Throughout his life, Balch was the recipient of many awards and honours: an honorary Doctor of Science degree from UNB (1963); the first Canadian and, at the time, only the second non-US resident to receive the Society of American Foresters Award of Achievement in Biological Research; honorary member of the Canadian and American societies of Entomology; honorary president of the Conservation Council of NB; recipient of the Silver Medal from the Royal Society of Arts; and recipient of the Distinguished Citizen's Award of the Fredericton Chamber of Commerce (1985).
Reg Balch died, aged 99, on 14 April 1994 in Fredericton, NB.
Source: UA Case 73m - UNB Honorary Degree Recipients, Biographies
The Bank of Fredericton was established in 1836 by a group of Fredericton, New Brunswick, businessmen. Trustees were Asa Coy, Thomas T. Smith, Robert Chestnut, William Dale Harte and Charles Fisher. The bank issued notes of five shillings, 10 shillings, one pound, and five pound denominations, which were exempt from the prohibition on private currency in the New Brunswick Bank Act of 1837. At the time of its incorporation with the Commercial Bank of New Brunswick on 28 February 1839, The Bank of Fredericton had £23,700 in notes in circulation, most of which were called in during the following year and burned.
Philip Bannister was born in 1860 or 1861 in Rockland, New Brunswick. He was the son of Jeremiah Bannister, born 1818 at Sackville, N.B., and Jane Lounsbury. Jeremiah apparently worked as a constable and as a ship's carpenter. Philip's younger brother, Jonas, born around 1865, died 13 October 1882 of massive injuries after falling from the upper main topsail. He was buried at sea that evening.
Philip was a cook and steward on board a number of sailing vessels, most of which were either built in Saint John or in Saint Martin's, N.B: "Frederica", "Daphne", "Cricket", "Orontes", "Maiden City", and the "Katahdin". He married Elizabeth R. Boutilier of Glace Bay, Cape Breton, Nova Scotia on 6 October 1887. They had two daughters, Sarah, and Bell, and a son, Robbie.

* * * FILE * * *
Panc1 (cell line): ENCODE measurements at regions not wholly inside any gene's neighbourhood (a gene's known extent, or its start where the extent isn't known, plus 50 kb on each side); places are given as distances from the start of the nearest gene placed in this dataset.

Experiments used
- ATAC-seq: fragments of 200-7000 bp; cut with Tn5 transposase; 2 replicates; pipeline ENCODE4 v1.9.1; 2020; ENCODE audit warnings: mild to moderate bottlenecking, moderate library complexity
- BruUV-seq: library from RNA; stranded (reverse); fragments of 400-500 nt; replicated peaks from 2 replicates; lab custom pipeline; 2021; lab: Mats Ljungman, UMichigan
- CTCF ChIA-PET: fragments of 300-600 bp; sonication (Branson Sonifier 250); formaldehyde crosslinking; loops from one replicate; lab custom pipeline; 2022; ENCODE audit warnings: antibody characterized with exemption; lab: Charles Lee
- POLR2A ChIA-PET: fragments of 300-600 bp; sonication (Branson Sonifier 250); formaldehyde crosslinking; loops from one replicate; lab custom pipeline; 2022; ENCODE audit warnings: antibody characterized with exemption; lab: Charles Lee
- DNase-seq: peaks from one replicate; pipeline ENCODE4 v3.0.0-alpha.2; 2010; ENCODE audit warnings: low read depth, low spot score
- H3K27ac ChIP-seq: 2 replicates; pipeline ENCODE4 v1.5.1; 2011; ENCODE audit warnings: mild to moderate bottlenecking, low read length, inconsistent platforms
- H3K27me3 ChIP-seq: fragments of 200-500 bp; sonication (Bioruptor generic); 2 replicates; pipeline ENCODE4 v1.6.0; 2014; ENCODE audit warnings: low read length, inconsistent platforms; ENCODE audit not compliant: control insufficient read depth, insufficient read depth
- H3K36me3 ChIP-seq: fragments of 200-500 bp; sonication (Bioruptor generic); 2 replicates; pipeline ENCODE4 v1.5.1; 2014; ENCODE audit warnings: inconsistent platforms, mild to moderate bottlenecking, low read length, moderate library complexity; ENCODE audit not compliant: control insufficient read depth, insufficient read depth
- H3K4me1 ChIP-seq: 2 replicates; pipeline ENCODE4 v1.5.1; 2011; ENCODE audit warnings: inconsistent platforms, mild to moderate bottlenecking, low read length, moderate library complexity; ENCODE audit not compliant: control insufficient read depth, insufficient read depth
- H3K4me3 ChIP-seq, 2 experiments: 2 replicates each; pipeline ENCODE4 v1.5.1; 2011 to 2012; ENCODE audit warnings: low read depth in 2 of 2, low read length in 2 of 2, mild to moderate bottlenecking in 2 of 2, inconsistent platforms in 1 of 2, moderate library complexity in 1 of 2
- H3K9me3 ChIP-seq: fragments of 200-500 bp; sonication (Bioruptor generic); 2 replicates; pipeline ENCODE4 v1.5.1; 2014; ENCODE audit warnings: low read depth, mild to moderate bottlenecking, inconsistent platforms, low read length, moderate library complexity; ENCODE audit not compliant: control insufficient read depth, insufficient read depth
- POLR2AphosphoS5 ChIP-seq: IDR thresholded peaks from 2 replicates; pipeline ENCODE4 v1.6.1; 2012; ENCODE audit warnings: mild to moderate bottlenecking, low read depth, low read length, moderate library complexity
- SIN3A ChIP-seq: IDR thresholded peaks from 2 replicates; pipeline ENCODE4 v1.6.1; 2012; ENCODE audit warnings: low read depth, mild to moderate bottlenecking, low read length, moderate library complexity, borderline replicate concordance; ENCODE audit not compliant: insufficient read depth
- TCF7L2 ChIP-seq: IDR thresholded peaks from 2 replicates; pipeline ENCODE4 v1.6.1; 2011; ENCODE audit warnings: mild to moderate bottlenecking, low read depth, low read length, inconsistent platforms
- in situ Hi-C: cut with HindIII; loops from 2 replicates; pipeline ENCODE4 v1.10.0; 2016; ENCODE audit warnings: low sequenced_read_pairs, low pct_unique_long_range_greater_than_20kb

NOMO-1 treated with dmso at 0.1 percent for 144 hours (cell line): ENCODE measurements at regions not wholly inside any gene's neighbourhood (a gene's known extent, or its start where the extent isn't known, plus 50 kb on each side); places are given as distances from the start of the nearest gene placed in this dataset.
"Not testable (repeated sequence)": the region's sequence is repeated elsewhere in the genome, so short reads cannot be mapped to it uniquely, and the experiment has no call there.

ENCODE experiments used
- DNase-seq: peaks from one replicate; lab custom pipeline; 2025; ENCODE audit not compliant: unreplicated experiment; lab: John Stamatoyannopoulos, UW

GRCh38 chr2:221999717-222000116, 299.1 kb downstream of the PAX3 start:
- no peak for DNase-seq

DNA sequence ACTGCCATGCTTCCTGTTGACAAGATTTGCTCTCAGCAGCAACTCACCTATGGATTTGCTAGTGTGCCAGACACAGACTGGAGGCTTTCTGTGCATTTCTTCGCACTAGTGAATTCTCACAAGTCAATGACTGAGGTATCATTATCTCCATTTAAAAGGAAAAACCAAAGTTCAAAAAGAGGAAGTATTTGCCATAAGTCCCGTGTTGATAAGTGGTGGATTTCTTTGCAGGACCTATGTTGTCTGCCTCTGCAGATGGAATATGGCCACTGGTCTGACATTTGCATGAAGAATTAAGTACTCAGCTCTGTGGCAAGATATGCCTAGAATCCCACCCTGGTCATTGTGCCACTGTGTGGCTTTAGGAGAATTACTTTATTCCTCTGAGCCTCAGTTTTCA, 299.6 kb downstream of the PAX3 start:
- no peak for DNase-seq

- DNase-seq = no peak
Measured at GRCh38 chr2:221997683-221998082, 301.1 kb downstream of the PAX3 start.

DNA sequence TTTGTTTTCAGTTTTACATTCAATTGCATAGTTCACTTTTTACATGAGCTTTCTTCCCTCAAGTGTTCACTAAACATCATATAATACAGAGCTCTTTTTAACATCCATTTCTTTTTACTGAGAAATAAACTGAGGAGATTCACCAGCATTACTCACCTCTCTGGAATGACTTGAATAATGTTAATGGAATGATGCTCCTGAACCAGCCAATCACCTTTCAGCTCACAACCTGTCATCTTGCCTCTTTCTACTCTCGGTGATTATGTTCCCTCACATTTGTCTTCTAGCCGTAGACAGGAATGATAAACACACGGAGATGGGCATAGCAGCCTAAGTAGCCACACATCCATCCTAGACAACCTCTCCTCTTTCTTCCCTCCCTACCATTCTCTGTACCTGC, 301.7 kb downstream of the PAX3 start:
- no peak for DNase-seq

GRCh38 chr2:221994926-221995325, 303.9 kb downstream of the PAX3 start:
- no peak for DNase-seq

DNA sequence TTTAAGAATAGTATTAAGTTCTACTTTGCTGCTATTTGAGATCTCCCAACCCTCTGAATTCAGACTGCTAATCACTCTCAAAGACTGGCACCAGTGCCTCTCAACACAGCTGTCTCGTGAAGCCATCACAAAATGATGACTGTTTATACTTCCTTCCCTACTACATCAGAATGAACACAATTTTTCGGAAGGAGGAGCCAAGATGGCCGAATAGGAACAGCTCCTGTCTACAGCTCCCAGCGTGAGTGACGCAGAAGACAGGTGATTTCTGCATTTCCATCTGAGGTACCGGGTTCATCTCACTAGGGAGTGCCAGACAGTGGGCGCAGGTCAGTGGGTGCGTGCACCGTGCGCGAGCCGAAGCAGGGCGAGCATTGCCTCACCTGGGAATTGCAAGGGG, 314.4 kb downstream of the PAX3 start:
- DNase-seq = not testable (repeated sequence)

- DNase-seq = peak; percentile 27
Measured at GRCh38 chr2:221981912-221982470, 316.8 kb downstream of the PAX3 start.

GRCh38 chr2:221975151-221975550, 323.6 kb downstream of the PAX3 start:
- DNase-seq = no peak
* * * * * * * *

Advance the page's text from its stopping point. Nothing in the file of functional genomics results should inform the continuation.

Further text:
"Heads of Households of Cities, Towns, Villages, and Settlements of New Brunswick", 1865-1866; Marriage Register 1857-1888, Westmorland County; and Census 1871, 1891, Westmorland County
The first Baptist church in Fredericton was organized on 1 January 1814 by William Wilmot, John Marsh, Ebenezer Estabrooks, Theophilus Ring, Jarvis Ring, Olive Ring, Jacob Ring, Alline Hartt, Deborah Hartt, Ann Fraser, Robert Fraser, Hannah Cromwell, and Amasa Coy. They were led by the Rev. Elijah Estabrooks who was also the pastor of the Waterborough Baptist Church.
A meeting house was built along the north side of Regent Street by June 1814 and remained in use until 1840 when a new church was built on the site of the present day Brunswick Street Baptist Church. For the first 30 years the church was often without a regular minister and was served by the Rev. Estabrooks, visiting ministers and elders of the church. Despite this, the church sponsored missions to areas without a Baptist church, especially in the upper St. John River valley.
Brothers Arthur, Roy and Charles Barker of Victoria County, New Brunswick, operated hunting and fishing camps on the shores of Stewart Lake and the tributaries of the Tobique River near Plaster Rock, Victoria County, New Brunswick. Visitors from Massachusetts, New York, Pennsylvania, New Hampshire, and Maine travelled to these camps (Riley Brook Camp, Stewart Camp, Branch Camp) as early as 1905, to hunt for moose, deer, bear, caribou, and partridge and to fish for trout and salmon. The business was operating in 1932.
Brothers Joseph Barker (d. ca. 1796) and Benjamin Barker (d. ca. 1799) were living in the parish of Sheffield, Sunbury County in New Brunswick by 1785. Their family had probably arrived there with a group of Planters or pre-Loyalist settlers from New England in the 1760s. They both signed a land petition in 1792 as dissenting Protestants and they may have been Congregationalists or Puritans. Joseph married Sarah Burt and had 4 children: Jacob, Isaac, Peggy and Betty. Benjamin died in 1799 or 1800, leaving his estate to his wife Peggy and a son and daughter.
Sources: Hale, R. Wallace, Early New Brunswick Probate Records 1785-1835